All three options would primarily benefit higher-earning tax filers, with repeal of the SALT cap increasing the after-tax income of the top 1 percent by about 2.8 percent; the bottom 80 percent would see minimal benefit.
Removing the marriage penalty and raising the SALT cap would also mostly benefit higher earners, though after-tax incomes of filers in the 95th to 99th income percentiles would rise the most. For example, raising the SALT cap to $15,000 single and $30,000 joint would result in a 0.8 percent increase in after-tax income for the 95th to 99th income percentiles and a 0.4 percent increase for the top 1 percent.
The top 1 percent benefits less because the SALT cap remains in place, so there is less of a benefit as a portion of their incomes when slightly increasing the cap. For example, a joint filer with $5 million in after-tax income could receive an additional $7,400 in reduced tax liability ($20,000 in increased SALT deductions times the 37 percent top individual income tax rate), which is a 0.1 percent increase in after-tax income.
President Joe Biden and congressional policymakers have proposed several changes to the corporate income tax, including raising the rate from 21 percent to 28 percent and imposing a 15 percent minimum tax on the book income of large corporations. The proposals are being considered to raise revenue for new spending programs and would repeal changes to the corporate tax made by the Tax Cuts and Jobs Act (TCJA) in late 2017.
An increase in the federal corporate tax rate to 28 percent would raise the U.S. federal-state combined tax rate to 32.34 percent, highest in the OECD and among Group of Seven (G7) countries, harming U.S. economic competitiveness and increasing the cost of investment in America. We estimate that this would reduce long-run economic output by 0.8 percent, eliminate 159,000 jobs, and reduce wages by 0.7 percent. Workers across the income scale would bear much of the tax increase. For example, the bottom 20 percent of earners would on average see a 1.45 percent drop in after-tax income in the long run.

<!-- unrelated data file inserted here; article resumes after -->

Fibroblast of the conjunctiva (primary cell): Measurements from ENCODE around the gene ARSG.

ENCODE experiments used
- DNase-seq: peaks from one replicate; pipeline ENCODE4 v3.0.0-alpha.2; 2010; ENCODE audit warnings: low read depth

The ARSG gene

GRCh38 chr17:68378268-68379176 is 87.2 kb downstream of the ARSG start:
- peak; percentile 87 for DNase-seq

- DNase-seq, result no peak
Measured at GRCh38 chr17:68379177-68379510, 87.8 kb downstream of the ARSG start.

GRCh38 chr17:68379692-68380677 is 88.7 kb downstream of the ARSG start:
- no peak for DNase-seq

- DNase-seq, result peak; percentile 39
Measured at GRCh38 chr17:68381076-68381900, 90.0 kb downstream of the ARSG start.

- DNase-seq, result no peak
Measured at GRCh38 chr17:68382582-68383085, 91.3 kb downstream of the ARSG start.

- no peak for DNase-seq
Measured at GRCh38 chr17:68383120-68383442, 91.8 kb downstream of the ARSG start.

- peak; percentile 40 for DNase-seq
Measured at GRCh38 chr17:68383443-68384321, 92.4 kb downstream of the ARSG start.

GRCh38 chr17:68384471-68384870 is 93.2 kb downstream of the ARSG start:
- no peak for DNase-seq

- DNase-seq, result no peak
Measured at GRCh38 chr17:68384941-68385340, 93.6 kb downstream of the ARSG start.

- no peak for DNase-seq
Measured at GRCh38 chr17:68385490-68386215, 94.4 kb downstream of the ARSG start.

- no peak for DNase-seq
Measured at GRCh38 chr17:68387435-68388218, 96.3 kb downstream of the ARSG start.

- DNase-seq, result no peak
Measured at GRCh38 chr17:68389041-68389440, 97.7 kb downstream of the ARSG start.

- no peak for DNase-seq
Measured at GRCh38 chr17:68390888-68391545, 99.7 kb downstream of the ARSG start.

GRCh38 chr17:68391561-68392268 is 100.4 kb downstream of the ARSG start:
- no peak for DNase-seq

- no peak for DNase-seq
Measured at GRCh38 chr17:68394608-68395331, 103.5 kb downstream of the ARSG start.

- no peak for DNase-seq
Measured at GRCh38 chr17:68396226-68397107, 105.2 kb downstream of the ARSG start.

Policymakers will need to determine if the tax code is the proper vehicle to disburse such cash benefits and if the IRS can handle the additional responsibilities. Over the course of many years, the IRS has been tasked with an ever-growing list of administrative duties that go well beyond simple revenue collection—everything from poverty alleviation to education, housing, and health-care benefits. The American Rescue Plan, in addition to other pandemic response measures, would now require the IRS to administer additional benefits on a recurring monthly basis, much as a traditional spending agency, all while processing upwards of 160 million tax returns.
Corporations in the United States pay federal corporate income taxes levied at a 21 percent rate. Many states also levy taxes on corporate income. Forty-four states and D.C. have corporate income taxes on the books, with top rates ranging from North Carolina’s single rate of 2.5 percent to a top marginal rate of 11.5 percent in New Jersey. Fourteen states levy graduated corporate income tax rates, while the remaining 30 states levy a flat rate on corporate income.
In Nevada, Ohio, Texas, and Washington, corporations are subject to gross receipts taxes in lieu of corporate income taxes. Delaware and Oregon impose a tax on corporate income and a separate levy on gross receipts.